Energy Secretary Rick Perry, who will be leaving his post by year's end, said Friday that he is not sure whether he will comply with a subpoena from House Democrats conducting an impeachment inquiry into President Donald Trump.
Perry faces a Friday deadline to hand over a slew of Ukraine-related documents to the House Intelligence, Oversight and Foreign Affairs committees.
A parade of current and former Trump administration officials have been called on to cooperate with Congress as it investigates issues surrounding Trump's request for Ukraine to launch corruption probes into the 2016 presidential election and former Vice President Joe Biden and his son.
But Perry, who revealed a day earlier that he would be stepping down as Energy secretary, told CNBC's "Squawk on the Street" that he would follow the advice of administration lawyers.
"Until the advice of counsel comes out today, I don't know what that answer's gonna be, actually," Perry said, referring to his decision on compliance with the subpoena.
"So let's just hold off on saying we are or we aren't going to address that issue until we get final advice of counsel."
Trump said at a rally in Texas on Thursday night that Perry would be leaving at the end of the year.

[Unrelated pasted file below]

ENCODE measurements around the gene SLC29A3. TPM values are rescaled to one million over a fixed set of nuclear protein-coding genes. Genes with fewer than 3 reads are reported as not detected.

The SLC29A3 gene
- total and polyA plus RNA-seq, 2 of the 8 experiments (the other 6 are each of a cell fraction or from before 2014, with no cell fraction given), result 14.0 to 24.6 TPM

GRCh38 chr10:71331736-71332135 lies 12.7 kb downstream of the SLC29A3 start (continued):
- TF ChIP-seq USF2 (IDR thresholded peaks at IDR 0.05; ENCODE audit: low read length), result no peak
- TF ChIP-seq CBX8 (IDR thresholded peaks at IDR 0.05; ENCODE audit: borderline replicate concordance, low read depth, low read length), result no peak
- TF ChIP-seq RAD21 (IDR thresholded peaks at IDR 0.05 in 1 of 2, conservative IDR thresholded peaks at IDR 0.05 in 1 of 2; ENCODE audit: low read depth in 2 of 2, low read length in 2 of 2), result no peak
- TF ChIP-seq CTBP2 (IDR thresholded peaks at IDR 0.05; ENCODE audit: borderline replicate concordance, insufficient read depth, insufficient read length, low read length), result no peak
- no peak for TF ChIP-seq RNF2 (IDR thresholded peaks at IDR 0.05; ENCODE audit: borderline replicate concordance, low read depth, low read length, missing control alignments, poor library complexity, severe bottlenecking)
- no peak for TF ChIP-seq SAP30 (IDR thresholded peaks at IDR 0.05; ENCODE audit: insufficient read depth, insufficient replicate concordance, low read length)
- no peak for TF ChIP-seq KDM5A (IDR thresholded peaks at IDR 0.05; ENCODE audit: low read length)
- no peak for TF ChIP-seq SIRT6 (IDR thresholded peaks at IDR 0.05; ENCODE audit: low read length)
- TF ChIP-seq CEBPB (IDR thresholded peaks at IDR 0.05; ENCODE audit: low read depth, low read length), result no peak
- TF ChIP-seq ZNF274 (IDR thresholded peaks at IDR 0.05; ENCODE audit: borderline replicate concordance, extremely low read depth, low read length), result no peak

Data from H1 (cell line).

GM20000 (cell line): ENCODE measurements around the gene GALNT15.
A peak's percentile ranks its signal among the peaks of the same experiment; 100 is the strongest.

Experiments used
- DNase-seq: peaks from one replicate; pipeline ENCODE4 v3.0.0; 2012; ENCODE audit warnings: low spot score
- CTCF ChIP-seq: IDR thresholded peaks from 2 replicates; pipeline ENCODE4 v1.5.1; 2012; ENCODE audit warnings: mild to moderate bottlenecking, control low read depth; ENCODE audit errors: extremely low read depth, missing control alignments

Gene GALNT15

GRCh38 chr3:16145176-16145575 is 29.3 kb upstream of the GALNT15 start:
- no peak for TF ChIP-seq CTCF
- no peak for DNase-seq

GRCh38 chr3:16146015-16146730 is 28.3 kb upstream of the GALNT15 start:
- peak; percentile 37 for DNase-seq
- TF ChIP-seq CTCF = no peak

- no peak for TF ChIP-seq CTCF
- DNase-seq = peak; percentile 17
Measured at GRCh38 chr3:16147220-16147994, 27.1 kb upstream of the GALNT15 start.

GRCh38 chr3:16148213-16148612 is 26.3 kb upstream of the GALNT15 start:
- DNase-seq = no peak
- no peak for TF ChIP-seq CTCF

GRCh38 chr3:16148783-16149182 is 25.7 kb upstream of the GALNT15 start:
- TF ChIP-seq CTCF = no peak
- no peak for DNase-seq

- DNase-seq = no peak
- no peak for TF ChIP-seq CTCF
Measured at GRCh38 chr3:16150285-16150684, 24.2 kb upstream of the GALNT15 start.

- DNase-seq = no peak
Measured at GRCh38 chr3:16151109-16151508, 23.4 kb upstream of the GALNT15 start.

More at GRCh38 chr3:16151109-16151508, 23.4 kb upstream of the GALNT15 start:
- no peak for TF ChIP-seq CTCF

The White House has rejected the impeachment inquiry as a "witch hunt" and is refusing to comply with its proceedings. Secretary of State Mike Pompeo has blasted Democrats' requests for officials in his department to cooperate with the probe, saying he will "use all means at my disposal to prevent and expose any attempts to intimidate the dedicated professionals whom I am proud to lead and serve alongside at the Department of State."
Democrats in response suggested that it was Pompeo who was making an "effort to intimidate witnesses," adding that any attempt to do so "is illegal and will constitute evidence of obstruction of the impeachment inquiry."
Some current and former officials have opted to testify regardless of the messages from the Trump administration.